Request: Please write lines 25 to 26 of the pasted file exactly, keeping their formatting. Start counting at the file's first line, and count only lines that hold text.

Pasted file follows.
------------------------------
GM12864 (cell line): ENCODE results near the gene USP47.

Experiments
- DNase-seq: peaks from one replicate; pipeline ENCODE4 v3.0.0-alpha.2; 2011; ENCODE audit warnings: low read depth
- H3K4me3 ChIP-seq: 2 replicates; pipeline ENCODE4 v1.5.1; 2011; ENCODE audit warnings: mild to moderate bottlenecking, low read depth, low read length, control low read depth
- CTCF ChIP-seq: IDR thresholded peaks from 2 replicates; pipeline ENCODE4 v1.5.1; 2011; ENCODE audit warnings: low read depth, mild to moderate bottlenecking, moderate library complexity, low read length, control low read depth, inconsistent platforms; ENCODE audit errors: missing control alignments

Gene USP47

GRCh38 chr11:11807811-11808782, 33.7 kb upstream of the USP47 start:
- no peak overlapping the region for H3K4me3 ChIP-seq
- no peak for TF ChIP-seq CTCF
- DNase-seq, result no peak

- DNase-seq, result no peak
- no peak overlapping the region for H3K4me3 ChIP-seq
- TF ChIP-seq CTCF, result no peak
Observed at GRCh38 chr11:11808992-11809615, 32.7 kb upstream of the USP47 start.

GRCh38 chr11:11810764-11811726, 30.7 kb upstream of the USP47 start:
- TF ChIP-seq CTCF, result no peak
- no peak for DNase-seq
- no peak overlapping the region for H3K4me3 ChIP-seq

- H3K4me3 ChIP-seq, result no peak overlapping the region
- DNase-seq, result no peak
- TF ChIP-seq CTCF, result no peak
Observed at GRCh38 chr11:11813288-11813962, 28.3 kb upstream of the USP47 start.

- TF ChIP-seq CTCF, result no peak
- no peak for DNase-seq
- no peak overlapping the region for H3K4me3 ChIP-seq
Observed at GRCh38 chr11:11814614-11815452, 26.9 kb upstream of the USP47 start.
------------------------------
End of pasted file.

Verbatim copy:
- no peak overlapping the region for H3K4me3 ChIP-seq
Observed at GRCh38 chr11:11814614-11815452, 26.9 kb upstream of the USP47 start.